How to Search the Contents of Multiple Files at Once


Once in a while the need arises to find a needle in a haystack. Today I had to find a string of characters embedded somewhere in a stack of 38 folders and 400 files. To accomplish this task manually is not realistic.

Thankfully, there are two simple ways to do this in Windows.


Windows contains a command line tool called findstr. It searches for patterns of text in files. It can be used to search folders and sub-folders recursively, meaning that it will search the contents of all files within a folder and also all sub-folders it contains.

It is quite simple to use findstr. Go to Start > All Programs > Accessories and open a Command Prompt.

Within Command Prompt, type and enter the following command:

The above command will look for the string "window_placement" in the C:\Users folder and all its sub-folders. The meaning of this specific string can be further researched in a previous post of mine.

The /s parameter specifies that findstr search for matches in all sub-folders as well as the explicitly specified folder.

The /m parameter specifies that findstr only outputs the file name if a file contains a match.

The \*.* expression after the C:\Users folder means that findstr will look into all available files to match the string.

You can also copy-paste commands to the Command Prompt’s window. However, when pasting them, you have to right-click with your mouse within the Command Prompt window and select Paste from the drop-down menu.

Findstr will display its findings in the Command Prompt window.

To print the output into a file, use the following variation of the previous command:

I am deliberately using the D: drive for creating a text file because the C: drive’s root folder is usually inaccessible for such uses.


There is a similar command line tool originally developed for the Unix operating system, that is much faster. It is called grep (global regular expression print) but, unfortunately, it is not part of Windows out-of-the-box.

You can download and install grep from the great GnuWin32 Packages.

To use grep, again go to Start > All Programs > Accessories and open a Command Prompt.

Within Command Prompt, type and enter the following command:

The -I command line option specifies that grep skip all binary files.

The -r command line option specifies that grep search all sub-folders in C:\Users recursively (the same as /s in findstr but without the superfluous \*.* expression).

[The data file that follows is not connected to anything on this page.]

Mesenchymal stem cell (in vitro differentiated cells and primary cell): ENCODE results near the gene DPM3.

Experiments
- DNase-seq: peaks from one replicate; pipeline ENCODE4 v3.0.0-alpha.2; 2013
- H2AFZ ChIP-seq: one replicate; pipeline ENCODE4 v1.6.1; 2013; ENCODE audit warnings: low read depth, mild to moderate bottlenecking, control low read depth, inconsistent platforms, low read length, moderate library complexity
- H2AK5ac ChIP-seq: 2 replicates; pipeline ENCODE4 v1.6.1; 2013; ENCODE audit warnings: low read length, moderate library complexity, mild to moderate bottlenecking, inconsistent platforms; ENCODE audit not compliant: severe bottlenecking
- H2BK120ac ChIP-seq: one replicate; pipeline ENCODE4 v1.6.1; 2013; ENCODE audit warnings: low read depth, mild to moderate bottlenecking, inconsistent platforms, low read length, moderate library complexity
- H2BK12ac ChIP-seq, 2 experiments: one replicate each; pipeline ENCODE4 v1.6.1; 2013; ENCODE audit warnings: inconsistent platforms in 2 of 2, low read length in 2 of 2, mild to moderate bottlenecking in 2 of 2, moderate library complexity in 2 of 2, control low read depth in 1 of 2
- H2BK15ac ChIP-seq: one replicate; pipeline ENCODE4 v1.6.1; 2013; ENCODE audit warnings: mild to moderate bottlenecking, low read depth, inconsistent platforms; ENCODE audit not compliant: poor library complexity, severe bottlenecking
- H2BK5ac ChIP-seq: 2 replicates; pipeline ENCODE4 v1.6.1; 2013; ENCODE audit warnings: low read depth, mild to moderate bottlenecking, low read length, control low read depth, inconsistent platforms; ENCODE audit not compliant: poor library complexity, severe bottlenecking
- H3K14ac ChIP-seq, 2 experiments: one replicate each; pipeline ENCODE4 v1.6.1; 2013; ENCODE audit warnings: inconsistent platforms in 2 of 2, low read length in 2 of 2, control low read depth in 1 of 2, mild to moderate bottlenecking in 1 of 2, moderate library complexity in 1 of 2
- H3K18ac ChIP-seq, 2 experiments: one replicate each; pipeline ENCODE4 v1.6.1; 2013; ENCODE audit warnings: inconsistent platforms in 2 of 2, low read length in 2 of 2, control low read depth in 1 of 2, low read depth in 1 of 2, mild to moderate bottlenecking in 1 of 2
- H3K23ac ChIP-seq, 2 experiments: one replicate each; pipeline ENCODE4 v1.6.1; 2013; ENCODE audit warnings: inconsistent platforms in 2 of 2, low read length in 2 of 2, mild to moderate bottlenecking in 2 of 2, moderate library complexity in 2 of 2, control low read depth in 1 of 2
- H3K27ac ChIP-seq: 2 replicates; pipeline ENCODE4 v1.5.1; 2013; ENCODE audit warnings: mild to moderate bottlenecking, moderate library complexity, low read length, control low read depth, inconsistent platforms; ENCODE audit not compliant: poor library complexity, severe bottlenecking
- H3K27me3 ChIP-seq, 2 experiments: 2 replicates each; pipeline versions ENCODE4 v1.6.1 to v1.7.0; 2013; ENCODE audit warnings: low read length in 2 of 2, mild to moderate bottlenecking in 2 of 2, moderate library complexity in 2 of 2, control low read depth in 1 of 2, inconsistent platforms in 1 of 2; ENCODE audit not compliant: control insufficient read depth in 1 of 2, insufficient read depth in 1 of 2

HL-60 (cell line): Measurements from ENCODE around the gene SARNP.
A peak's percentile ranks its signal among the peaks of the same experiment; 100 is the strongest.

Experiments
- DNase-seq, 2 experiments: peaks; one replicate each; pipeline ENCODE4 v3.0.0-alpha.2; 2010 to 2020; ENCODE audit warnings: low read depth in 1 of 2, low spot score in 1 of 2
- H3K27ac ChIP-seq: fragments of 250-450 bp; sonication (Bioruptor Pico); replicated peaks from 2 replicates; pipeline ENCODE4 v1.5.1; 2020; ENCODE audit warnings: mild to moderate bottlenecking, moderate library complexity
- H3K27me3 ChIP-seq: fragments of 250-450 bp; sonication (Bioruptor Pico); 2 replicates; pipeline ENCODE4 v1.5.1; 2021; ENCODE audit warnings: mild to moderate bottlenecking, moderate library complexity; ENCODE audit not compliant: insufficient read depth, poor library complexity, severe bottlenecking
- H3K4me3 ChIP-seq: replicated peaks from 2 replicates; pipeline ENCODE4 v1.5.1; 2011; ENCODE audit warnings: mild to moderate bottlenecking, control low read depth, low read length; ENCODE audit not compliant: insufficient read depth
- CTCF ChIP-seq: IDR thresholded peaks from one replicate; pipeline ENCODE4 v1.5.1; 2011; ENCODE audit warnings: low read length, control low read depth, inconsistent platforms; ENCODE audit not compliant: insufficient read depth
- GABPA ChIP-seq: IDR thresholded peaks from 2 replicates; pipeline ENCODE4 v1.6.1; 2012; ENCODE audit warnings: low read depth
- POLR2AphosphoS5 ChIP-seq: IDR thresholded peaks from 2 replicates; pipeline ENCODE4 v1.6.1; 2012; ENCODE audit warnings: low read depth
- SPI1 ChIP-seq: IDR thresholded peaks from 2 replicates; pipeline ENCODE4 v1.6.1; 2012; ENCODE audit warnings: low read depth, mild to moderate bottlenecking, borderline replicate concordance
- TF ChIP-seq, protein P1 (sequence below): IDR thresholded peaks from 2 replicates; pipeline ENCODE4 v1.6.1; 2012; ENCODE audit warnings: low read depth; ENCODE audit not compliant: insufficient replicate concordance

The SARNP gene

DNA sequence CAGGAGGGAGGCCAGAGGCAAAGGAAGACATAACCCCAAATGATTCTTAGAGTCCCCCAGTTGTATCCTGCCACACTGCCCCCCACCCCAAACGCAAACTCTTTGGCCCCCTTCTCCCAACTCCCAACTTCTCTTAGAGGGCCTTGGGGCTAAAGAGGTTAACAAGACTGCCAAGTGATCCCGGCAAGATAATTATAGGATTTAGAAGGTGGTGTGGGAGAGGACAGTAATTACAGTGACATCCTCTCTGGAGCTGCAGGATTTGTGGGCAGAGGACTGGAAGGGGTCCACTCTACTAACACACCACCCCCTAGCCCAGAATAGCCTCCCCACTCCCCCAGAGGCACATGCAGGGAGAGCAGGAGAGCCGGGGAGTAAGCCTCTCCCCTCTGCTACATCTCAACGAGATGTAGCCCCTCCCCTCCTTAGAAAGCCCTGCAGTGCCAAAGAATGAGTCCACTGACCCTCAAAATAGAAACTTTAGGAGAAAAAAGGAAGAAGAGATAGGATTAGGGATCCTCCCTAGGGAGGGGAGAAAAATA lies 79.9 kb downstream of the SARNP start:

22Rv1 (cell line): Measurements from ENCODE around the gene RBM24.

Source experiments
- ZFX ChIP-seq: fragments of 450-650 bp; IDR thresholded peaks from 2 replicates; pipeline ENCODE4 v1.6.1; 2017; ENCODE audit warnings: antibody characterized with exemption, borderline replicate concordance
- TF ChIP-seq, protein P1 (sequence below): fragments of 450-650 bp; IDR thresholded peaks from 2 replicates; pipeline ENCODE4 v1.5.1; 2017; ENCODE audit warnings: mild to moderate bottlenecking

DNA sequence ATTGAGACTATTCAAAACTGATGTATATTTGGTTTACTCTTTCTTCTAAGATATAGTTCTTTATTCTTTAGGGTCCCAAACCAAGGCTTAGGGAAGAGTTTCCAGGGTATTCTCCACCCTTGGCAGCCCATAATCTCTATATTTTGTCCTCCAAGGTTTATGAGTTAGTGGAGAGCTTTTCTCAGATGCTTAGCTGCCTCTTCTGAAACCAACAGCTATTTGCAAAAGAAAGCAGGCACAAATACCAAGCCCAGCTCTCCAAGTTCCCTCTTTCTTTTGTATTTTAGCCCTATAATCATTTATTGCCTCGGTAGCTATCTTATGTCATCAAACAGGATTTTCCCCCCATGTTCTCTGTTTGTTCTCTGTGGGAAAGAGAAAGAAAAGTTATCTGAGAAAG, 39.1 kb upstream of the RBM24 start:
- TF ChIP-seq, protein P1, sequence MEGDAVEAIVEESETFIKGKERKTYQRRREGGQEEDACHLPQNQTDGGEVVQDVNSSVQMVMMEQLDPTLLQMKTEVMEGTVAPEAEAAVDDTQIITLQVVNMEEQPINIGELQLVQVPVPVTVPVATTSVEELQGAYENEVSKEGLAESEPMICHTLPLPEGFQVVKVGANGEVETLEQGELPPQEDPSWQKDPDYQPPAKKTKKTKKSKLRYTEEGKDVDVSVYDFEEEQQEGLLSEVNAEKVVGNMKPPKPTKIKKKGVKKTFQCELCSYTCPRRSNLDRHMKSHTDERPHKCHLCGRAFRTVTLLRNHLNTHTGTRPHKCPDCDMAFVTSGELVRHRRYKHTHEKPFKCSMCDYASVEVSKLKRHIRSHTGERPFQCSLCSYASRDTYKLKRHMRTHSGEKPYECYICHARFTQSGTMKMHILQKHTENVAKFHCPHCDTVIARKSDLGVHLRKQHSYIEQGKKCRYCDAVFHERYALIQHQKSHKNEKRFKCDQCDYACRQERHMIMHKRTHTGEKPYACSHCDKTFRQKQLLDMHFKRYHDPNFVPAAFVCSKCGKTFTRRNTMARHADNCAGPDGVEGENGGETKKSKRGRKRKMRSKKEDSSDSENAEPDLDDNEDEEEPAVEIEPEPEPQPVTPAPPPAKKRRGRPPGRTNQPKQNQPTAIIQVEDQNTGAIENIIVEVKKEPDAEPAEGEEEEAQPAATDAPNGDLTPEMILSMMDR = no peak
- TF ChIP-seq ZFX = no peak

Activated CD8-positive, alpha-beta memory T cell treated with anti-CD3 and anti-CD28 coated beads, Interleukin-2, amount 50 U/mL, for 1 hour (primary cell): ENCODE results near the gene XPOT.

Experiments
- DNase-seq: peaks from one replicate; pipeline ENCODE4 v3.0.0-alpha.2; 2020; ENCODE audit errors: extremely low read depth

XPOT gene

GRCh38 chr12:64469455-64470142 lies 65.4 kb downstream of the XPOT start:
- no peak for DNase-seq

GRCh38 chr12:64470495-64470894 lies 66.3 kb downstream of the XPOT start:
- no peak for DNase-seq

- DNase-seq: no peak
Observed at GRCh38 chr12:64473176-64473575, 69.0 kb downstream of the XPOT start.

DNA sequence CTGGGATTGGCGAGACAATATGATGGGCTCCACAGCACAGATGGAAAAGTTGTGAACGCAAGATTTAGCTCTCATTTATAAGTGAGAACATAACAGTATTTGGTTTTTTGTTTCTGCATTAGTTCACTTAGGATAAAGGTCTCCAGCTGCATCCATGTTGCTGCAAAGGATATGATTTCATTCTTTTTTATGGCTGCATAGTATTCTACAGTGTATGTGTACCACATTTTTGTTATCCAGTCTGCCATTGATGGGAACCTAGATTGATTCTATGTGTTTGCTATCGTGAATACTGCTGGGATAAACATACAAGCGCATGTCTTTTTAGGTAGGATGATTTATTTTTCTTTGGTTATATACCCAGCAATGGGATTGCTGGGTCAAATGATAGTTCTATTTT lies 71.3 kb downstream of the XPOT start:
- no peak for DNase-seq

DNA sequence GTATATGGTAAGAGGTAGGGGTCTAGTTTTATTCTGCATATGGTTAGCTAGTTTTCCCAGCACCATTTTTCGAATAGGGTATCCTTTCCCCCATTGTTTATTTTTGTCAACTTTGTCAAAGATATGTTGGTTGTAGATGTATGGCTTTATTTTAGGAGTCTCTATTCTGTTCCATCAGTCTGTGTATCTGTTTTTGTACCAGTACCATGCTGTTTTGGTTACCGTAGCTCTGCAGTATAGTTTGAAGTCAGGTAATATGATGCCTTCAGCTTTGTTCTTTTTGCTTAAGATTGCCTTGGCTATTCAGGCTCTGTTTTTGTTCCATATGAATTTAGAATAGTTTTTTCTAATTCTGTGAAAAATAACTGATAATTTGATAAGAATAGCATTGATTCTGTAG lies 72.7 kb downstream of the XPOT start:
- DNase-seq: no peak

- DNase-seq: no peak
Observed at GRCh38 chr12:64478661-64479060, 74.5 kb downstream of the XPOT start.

The -s command line option specifies that grep suppress all error messages, i.e. it doesn’t bother the user with an error every time a file is inaccessible (unlike findstr).

To print the output into a file, use the following variation of the previous command:


Grep is much faster than findstr.

It took grep to find all instances of the string I searched for only 24 seconds. The same task took findstr 4 minutes and 52 seconds. So grep is actually more than 12 times faster than findstr.

The reason for the massive difference in task completion time is that grep can be configured not to search for strings in binary files. So grep simply skips over every binary file after analyzing the first 32 kilobytes of its content — it is clear after that much data that a file is binary and not readable text.

To find out more about the many command line options of both command line tools, click here for findstr and click here for grep.

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Comments 1

  1. Peter Post

    Someone suggested that I also try AstroGrep, an open source freeware utility that doesn’t use the Command Prompt because it has its own window.

    I tried this utility and here are the results.

    It took AstroGrep an obscene 14 minutes and 54 seconds to find all occurrences of the search keyword from the above post.

    At one point AstroGrep needed more than 300MB of memory, although most of the time it needed “only” 123MB. In comparison findstr needed up to 1.5MB and grep up to 3.5MB — consistently.

    If you are really afraid of using Command Prompt and can’t look up a few command line options and you have a lot of time and computer memory to spare, you may as well use this utility.

    Otherwise, stick to the grep command line tool.

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